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May. 10 2010 - 4:30 pm | 173 views | 0 recommendations | 3 comments

Ivy League nepotism and the Supreme Court

Jamelle Bouie identifies a problem with the current make-up of the Court:

The overrepresentation of Ivy League graduates on the Supreme Court (and on appellate courts) has little to do with ability and everything to do with personal and institutional relationships.  Great legal minds aren’t exclusive to Harvard and Yale, and I think we’re doing ourselves a real disservice by restricting our “nomination pool” to the usual group of elite East Coast law schools.  Even if the Court is otherwise diverse, justices from extremely similar educational backgrounds will carry similar habits of mind and similar ways of seeing the world.  A justice from outside the Ivy League might see the legal landscape in ways significantly different from her peers, might find different cases compelling, and might take a different approach to legal reasoning.

In any case, as long as powerful politicians continue receive their educations from the Northeast corridor, it’s likely that the Ivy League will continue to dominate high court nominations.  Hopefully though, some future president will find it worthwhile to reach out to talented justices from outside the 223 mile stretch between Harlem and Cambridge.

I think this is right on the money. Too often we think in purely ‘conservative vs. liberal’ terms, and don’t take into account things like educational background. This is just one of many unfortunate side-effects of our current obsessions with political dualism.


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    Absolutely right. As a loyal West Coast extremist, this news makes me want to dress up in Gaucho clothing and have a “Chai” Party.
    I can understand why many people like Sarah Palin – she didn’t attend an elite university, she comes from as far West as you can get without hula skirts, you get the impression she’d be more comfortable with a plumber than a professor. When even Stanford grads don’t stand a chance, she gives us “Westies” hope. Unfortunately, I don’t agree with a thing she stands for, but I appreciate her roots.

  2. collapse expand

    I am of the opinion that the Supreme Court is setting itself up for a legal challenge, as to whether or not they are engaging in discrimination, by limiting the Court to Ivy League Graduates.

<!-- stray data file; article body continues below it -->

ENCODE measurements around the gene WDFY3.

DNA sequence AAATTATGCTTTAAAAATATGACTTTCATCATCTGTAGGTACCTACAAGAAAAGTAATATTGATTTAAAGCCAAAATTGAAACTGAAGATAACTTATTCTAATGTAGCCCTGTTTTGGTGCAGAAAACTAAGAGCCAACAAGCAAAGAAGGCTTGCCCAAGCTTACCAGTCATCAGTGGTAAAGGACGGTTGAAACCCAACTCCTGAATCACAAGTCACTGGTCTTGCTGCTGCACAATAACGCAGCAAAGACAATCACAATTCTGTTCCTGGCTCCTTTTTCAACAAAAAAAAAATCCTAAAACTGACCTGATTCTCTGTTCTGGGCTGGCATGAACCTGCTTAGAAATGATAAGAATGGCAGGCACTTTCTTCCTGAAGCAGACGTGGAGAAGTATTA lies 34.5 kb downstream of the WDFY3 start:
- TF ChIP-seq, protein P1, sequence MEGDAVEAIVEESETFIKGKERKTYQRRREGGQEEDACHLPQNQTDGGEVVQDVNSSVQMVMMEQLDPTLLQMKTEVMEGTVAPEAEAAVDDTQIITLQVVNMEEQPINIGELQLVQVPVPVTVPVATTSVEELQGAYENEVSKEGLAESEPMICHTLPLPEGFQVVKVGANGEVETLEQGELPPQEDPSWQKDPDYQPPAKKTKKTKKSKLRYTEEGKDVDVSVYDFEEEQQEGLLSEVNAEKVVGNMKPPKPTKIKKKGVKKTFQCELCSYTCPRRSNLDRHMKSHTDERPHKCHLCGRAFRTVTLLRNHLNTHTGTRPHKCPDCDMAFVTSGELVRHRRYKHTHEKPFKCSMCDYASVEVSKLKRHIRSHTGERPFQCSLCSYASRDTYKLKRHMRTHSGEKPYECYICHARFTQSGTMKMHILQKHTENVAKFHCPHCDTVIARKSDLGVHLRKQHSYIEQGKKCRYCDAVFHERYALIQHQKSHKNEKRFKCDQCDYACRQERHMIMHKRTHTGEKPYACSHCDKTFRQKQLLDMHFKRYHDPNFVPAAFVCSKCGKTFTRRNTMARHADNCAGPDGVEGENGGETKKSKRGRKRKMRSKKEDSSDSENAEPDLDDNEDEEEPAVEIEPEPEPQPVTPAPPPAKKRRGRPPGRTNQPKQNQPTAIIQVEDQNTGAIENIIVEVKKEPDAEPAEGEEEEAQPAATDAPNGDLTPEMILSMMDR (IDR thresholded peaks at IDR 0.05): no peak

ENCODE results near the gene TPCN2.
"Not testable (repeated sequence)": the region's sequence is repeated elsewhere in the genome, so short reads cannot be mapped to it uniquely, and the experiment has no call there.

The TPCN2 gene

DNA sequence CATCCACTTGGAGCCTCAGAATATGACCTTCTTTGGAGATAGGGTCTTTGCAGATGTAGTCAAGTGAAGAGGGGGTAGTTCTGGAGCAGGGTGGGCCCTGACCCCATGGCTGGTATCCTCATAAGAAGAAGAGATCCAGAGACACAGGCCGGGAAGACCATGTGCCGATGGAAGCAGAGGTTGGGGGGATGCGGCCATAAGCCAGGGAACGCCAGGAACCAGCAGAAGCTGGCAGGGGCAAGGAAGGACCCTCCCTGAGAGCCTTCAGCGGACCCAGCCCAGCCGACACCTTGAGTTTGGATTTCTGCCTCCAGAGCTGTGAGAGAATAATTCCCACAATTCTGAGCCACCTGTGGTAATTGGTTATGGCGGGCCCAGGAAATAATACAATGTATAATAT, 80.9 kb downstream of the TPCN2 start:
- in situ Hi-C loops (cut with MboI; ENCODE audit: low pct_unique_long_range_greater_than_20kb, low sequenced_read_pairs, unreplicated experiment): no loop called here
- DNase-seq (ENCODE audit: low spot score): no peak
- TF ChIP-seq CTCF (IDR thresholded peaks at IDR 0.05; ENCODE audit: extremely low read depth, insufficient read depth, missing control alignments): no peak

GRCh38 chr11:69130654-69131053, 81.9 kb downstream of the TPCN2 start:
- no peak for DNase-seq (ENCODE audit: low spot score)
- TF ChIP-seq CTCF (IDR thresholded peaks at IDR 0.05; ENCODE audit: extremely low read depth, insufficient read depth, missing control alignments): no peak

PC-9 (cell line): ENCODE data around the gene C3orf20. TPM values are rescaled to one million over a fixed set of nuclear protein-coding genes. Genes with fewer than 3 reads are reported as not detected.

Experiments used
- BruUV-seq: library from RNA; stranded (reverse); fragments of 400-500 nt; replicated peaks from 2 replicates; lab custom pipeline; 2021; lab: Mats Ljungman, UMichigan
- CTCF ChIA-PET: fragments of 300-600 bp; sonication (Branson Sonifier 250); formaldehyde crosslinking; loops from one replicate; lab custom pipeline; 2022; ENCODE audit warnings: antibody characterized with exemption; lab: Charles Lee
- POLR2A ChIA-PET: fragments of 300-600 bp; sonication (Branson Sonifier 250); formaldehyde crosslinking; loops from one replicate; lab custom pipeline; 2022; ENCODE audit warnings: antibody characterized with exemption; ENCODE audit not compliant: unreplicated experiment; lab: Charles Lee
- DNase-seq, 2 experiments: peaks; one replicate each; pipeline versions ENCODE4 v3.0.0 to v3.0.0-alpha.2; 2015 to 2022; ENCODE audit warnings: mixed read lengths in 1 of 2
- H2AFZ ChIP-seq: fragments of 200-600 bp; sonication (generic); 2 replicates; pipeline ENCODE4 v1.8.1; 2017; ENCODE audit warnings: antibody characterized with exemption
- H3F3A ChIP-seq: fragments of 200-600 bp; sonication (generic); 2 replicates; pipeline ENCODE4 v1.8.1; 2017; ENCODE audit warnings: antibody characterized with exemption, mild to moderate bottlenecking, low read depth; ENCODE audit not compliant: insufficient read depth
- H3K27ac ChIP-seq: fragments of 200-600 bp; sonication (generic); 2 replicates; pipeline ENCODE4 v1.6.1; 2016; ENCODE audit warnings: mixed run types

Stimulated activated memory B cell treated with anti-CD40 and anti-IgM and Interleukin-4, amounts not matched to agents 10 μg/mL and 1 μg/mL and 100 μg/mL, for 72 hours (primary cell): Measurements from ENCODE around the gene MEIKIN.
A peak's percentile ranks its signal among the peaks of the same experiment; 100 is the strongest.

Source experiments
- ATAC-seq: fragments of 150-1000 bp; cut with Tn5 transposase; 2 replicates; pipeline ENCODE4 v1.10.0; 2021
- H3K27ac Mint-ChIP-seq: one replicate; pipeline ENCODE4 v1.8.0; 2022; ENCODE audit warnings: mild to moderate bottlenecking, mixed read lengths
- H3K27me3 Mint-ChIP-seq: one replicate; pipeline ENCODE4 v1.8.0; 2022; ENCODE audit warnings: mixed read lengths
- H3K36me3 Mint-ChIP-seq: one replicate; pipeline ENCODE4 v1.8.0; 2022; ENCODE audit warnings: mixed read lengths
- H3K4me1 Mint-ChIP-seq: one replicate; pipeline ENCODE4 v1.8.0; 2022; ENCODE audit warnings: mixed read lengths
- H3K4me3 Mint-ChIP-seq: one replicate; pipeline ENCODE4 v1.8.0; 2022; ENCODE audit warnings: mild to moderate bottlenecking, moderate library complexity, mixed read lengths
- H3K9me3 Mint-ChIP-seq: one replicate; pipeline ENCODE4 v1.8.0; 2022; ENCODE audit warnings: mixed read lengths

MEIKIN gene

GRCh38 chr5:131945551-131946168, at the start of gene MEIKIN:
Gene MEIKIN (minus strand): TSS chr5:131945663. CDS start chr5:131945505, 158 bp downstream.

The following applies to Kagan, just as it did to Sotomajor.

    This editorial was created by 160 Associated Press readers under a Creative Commons Share-Alike Attribution License 3.0 using MixedInk’s collaborative writing tool. For more about how it was created, see here. It can be republished only if accompanied by this note.

    Obamas Appointment of Sotomayor Fails to Offer Educational Diversity to Court.

    Sotomayor does not offer true diversity to our Supreme Court. The potential power of Sotomayor’s diversity as a Latina Woman, from a disadvantaged background, loses its strength because her Yale Law degree does not offer educational diversity to the current mix of sitting Judges. Once she walked through the Gates of Princeton and then Yale Law School she became educated by the same Professors that have educated the majority of our current Supreme Court Justices, and our Presidents.

    Diversity in education is extremely important. We need to look for diversity in our ideas, and if our leaders are from the same educational background, they lose the original power of their ethnic and gender diversity. The ethnic and gender diversity many of our current leaders possess no longer brings a plethora of new ideas, only the same perspective they learned from their common Ivy League education. One example of the common education problem is that Yale has been heavily influenced by a former lecturer at Yale, Judge Frank, who developed the philosophy of Legal Realism. Frank argued that Judges should not only look at the original intent of the Constitution, but they should also bring in outside influences, including their own experiences in order to determine the law. This negative interpretation has influenced both Conservatives and Liberals graduating from Yale. It has been said that Legal Realism has infested Yale Law School and turned lawyers into political activists.

    A generation of appointees with either a Harvard or Yale background, has the potential to distort the proper interpretation of our Constitution. America needs to decentralize the power structure away from the Ivy League educated individual and gain from the knowledgeable and diverse perspectives that people from other institutions can provide. We should appoint Supreme Court Justices educated from amongst a wider group of Americas Universities.

    Harvard -

    Chief Justice John Roberts
    Anthony Kennedy
    Antonin Scalia
    Stephen Breyer
    Ruth Bader Ginsburg (Harvard, Columbia)


    Samuel Alito – Yale JD 1975
    David Souter
    Clarence Thomas – Yale JD 1974
    Sonia Sotomayor – Yale JD 1979

    Northwestern Law School.
    Justice John Paul Stevens

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